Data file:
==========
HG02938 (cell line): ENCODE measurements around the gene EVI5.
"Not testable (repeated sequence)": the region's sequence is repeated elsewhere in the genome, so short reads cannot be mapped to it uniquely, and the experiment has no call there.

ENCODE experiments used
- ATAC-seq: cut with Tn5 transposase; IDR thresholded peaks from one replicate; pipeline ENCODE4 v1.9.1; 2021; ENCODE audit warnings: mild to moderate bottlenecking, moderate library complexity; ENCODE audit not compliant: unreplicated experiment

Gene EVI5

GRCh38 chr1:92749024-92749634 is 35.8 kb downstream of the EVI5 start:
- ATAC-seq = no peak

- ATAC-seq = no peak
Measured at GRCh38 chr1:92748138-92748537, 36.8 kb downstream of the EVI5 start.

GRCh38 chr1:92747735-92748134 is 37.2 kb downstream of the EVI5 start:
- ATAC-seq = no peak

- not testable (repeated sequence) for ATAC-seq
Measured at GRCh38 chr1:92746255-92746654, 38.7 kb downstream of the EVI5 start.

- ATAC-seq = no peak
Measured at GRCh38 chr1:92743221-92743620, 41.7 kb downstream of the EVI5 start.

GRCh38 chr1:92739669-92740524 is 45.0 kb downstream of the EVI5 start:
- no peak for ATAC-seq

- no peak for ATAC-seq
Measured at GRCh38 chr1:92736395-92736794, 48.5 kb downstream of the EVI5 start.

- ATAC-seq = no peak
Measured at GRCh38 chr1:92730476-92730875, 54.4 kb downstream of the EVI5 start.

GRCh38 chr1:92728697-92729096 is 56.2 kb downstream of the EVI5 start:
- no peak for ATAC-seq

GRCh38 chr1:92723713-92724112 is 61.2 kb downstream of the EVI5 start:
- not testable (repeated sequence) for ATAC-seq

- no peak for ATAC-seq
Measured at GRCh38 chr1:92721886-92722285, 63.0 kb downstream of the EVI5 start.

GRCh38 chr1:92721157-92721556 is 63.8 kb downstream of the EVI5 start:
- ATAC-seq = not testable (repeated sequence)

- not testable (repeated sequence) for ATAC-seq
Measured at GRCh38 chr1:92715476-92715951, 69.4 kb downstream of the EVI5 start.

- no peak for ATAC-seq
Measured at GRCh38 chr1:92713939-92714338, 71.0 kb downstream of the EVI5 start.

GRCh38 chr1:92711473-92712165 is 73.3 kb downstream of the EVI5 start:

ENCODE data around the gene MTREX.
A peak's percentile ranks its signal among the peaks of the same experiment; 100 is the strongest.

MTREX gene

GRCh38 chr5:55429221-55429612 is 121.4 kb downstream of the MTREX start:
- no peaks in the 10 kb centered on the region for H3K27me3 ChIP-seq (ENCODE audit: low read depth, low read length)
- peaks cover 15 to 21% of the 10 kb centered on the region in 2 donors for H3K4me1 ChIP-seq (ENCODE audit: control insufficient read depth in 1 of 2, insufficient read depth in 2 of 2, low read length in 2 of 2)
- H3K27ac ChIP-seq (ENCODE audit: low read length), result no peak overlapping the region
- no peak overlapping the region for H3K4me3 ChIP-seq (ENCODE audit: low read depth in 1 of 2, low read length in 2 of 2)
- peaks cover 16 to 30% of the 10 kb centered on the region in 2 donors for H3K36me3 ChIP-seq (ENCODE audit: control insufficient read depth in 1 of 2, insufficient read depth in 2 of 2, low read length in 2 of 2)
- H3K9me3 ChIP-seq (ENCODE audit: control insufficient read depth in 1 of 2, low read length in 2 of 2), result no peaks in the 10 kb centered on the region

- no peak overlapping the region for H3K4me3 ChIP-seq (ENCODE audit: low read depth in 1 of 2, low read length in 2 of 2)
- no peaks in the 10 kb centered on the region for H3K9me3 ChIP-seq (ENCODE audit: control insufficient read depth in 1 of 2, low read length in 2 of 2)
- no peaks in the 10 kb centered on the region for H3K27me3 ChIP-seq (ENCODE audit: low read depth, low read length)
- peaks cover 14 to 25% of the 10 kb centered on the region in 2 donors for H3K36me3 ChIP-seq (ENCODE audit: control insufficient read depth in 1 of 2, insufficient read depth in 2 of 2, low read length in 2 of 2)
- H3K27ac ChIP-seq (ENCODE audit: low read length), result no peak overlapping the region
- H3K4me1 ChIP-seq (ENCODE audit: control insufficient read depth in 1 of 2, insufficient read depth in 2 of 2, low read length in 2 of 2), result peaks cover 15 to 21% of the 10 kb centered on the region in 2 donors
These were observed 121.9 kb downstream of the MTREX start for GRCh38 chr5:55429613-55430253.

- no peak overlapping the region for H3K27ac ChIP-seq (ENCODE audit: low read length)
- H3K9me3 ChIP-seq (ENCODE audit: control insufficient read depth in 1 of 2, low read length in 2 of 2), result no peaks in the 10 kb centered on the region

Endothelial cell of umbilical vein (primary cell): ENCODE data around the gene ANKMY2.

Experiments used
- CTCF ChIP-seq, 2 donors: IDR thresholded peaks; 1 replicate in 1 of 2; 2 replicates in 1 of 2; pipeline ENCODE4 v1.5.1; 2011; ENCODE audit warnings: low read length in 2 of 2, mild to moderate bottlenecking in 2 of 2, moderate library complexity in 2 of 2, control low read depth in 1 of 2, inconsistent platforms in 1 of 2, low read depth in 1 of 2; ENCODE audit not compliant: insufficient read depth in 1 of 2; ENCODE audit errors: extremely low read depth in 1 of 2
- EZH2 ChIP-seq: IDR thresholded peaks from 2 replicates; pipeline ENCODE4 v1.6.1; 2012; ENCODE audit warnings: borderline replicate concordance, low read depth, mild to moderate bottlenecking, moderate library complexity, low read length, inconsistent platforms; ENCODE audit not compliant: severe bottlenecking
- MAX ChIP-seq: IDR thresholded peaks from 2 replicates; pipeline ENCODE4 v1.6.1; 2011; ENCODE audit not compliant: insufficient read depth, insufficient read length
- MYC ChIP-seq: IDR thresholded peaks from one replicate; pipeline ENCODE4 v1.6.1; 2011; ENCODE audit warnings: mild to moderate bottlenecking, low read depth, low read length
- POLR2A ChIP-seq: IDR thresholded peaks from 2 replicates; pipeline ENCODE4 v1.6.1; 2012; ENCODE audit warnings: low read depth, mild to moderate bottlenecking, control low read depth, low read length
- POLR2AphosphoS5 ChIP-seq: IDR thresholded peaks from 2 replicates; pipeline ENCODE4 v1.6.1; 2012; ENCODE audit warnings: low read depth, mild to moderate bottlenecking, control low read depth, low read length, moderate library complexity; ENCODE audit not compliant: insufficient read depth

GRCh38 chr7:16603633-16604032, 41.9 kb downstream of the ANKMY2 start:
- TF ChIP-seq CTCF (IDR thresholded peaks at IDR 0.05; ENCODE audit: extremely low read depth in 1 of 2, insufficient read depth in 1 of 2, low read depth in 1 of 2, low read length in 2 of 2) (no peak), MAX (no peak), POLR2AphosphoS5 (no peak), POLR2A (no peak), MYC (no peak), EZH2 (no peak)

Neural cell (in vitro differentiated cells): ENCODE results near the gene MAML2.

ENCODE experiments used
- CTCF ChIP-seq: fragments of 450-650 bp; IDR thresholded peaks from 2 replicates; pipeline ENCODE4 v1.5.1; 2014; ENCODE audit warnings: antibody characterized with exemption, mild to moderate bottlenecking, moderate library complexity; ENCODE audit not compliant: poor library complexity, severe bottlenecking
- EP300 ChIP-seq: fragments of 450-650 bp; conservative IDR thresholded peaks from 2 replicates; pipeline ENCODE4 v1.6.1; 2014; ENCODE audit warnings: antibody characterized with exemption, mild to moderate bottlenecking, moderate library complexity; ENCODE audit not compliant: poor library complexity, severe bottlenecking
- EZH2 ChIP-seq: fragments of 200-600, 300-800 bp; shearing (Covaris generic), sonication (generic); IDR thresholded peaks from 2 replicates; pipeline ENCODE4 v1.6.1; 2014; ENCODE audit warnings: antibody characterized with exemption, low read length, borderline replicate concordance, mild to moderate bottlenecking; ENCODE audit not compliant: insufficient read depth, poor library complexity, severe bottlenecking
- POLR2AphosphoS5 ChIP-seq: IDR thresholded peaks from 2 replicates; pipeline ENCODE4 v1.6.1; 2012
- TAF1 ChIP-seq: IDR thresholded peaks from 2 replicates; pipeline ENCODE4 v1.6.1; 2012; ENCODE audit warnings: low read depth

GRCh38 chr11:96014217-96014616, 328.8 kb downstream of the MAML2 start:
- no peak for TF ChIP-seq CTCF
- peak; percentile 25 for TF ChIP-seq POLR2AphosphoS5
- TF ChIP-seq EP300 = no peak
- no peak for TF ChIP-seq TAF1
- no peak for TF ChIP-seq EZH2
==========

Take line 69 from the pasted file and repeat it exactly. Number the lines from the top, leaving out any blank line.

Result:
- POLR2AphosphoS5 ChIP-seq: IDR thresholded peaks from 2 replicates; pipeline ENCODE4 v1.6.1; 2012